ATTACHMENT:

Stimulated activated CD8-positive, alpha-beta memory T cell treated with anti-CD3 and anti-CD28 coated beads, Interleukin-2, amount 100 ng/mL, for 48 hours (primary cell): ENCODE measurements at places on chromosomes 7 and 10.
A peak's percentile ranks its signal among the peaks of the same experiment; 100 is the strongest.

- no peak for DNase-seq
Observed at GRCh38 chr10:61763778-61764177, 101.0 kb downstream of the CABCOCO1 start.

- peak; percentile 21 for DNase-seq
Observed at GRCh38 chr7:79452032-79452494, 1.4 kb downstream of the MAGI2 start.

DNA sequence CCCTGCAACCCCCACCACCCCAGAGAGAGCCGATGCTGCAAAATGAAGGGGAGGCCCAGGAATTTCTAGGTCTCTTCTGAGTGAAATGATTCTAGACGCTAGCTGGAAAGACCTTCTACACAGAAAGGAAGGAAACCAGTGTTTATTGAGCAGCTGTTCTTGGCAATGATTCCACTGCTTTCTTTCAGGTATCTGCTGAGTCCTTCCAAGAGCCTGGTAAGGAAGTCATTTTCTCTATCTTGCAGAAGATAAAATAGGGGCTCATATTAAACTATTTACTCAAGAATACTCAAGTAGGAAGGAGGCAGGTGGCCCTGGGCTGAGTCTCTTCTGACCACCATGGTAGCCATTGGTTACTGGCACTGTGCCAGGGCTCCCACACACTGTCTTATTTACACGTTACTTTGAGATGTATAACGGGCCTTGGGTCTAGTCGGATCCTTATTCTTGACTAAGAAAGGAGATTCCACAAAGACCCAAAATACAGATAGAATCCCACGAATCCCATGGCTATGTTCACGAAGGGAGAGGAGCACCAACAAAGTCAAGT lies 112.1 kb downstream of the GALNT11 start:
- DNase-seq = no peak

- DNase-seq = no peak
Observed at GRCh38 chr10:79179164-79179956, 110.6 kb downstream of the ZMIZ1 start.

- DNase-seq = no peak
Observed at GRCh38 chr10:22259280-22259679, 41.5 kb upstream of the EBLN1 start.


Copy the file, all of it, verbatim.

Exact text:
Stimulated activated CD8-positive, alpha-beta memory T cell treated with anti-CD3 and anti-CD28 coated beads, Interleukin-2, amount 100 ng/mL, for 48 hours (primary cell): ENCODE measurements at places on chromosomes 7 and 10.
A peak's percentile ranks its signal among the peaks of the same experiment; 100 is the strongest.

- no peak for DNase-seq
Observed at GRCh38 chr10:61763778-61764177, 101.0 kb downstream of the CABCOCO1 start.

- peak; percentile 21 for DNase-seq
Observed at GRCh38 chr7:79452032-79452494, 1.4 kb downstream of the MAGI2 start.

DNA sequence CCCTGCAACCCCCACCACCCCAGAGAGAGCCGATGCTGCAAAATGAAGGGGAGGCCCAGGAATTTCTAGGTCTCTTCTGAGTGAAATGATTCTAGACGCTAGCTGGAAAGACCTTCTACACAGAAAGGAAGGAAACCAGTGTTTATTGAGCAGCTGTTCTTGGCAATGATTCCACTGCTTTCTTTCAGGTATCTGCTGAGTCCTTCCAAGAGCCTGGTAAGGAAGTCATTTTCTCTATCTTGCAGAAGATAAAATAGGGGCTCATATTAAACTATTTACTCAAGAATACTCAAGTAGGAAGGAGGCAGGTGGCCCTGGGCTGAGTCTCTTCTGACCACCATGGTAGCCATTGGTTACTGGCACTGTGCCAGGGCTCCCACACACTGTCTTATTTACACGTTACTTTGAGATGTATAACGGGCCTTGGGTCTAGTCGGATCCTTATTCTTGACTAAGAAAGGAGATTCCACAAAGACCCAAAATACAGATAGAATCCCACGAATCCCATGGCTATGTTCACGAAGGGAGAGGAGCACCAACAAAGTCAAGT lies 112.1 kb downstream of the GALNT11 start:
- DNase-seq = no peak

- DNase-seq = no peak
Observed at GRCh38 chr10:79179164-79179956, 110.6 kb downstream of the ZMIZ1 start.

- DNase-seq = no peak
Observed at GRCh38 chr10:22259280-22259679, 41.5 kb upstream of the EBLN1 start.